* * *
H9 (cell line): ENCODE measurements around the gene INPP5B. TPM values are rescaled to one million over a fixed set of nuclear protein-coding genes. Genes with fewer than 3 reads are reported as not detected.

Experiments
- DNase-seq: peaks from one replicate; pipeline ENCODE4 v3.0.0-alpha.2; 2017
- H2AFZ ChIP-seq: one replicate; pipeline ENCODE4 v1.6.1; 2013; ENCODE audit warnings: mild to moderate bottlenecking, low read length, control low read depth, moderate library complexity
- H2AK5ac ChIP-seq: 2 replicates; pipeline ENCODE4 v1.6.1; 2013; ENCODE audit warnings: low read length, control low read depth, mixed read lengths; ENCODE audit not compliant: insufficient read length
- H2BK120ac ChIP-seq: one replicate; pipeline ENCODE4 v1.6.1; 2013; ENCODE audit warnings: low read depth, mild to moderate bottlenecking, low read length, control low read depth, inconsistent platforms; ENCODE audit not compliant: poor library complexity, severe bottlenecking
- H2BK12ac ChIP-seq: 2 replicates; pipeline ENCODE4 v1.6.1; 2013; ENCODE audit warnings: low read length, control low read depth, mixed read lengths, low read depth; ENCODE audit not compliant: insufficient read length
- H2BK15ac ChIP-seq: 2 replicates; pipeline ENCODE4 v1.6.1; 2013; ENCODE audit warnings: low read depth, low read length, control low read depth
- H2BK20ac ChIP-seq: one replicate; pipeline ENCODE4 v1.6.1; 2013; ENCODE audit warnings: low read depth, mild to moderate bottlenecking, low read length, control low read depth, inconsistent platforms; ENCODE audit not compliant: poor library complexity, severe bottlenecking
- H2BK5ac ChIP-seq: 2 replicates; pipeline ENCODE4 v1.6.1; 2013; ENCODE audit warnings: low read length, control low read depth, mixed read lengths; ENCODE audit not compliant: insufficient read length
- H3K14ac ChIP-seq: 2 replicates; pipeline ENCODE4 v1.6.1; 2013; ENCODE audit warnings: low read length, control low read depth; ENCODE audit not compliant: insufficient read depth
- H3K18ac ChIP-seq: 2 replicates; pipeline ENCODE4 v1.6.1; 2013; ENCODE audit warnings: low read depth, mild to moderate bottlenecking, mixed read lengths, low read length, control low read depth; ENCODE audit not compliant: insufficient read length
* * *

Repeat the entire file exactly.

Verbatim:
H9 (cell line): ENCODE measurements around the gene INPP5B. TPM values are rescaled to one million over a fixed set of nuclear protein-coding genes. Genes with fewer than 3 reads are reported as not detected.

Experiments
- DNase-seq: peaks from one replicate; pipeline ENCODE4 v3.0.0-alpha.2; 2017
- H2AFZ ChIP-seq: one replicate; pipeline ENCODE4 v1.6.1; 2013; ENCODE audit warnings: mild to moderate bottlenecking, low read length, control low read depth, moderate library complexity
- H2AK5ac ChIP-seq: 2 replicates; pipeline ENCODE4 v1.6.1; 2013; ENCODE audit warnings: low read length, control low read depth, mixed read lengths; ENCODE audit not compliant: insufficient read length
- H2BK120ac ChIP-seq: one replicate; pipeline ENCODE4 v1.6.1; 2013; ENCODE audit warnings: low read depth, mild to moderate bottlenecking, low read length, control low read depth, inconsistent platforms; ENCODE audit not compliant: poor library complexity, severe bottlenecking
- H2BK12ac ChIP-seq: 2 replicates; pipeline ENCODE4 v1.6.1; 2013; ENCODE audit warnings: low read length, control low read depth, mixed read lengths, low read depth; ENCODE audit not compliant: insufficient read length
- H2BK15ac ChIP-seq: 2 replicates; pipeline ENCODE4 v1.6.1; 2013; ENCODE audit warnings: low read depth, low read length, control low read depth
- H2BK20ac ChIP-seq: one replicate; pipeline ENCODE4 v1.6.1; 2013; ENCODE audit warnings: low read depth, mild to moderate bottlenecking, low read length, control low read depth, inconsistent platforms; ENCODE audit not compliant: poor library complexity, severe bottlenecking
- H2BK5ac ChIP-seq: 2 replicates; pipeline ENCODE4 v1.6.1; 2013; ENCODE audit warnings: low read length, control low read depth, mixed read lengths; ENCODE audit not compliant: insufficient read length
- H3K14ac ChIP-seq: 2 replicates; pipeline ENCODE4 v1.6.1; 2013; ENCODE audit warnings: low read length, control low read depth; ENCODE audit not compliant: insufficient read depth
- H3K18ac ChIP-seq: 2 replicates; pipeline ENCODE4 v1.6.1; 2013; ENCODE audit warnings: low read depth, mild to moderate bottlenecking, mixed read lengths, low read length, control low read depth; ENCODE audit not compliant: insufficient read length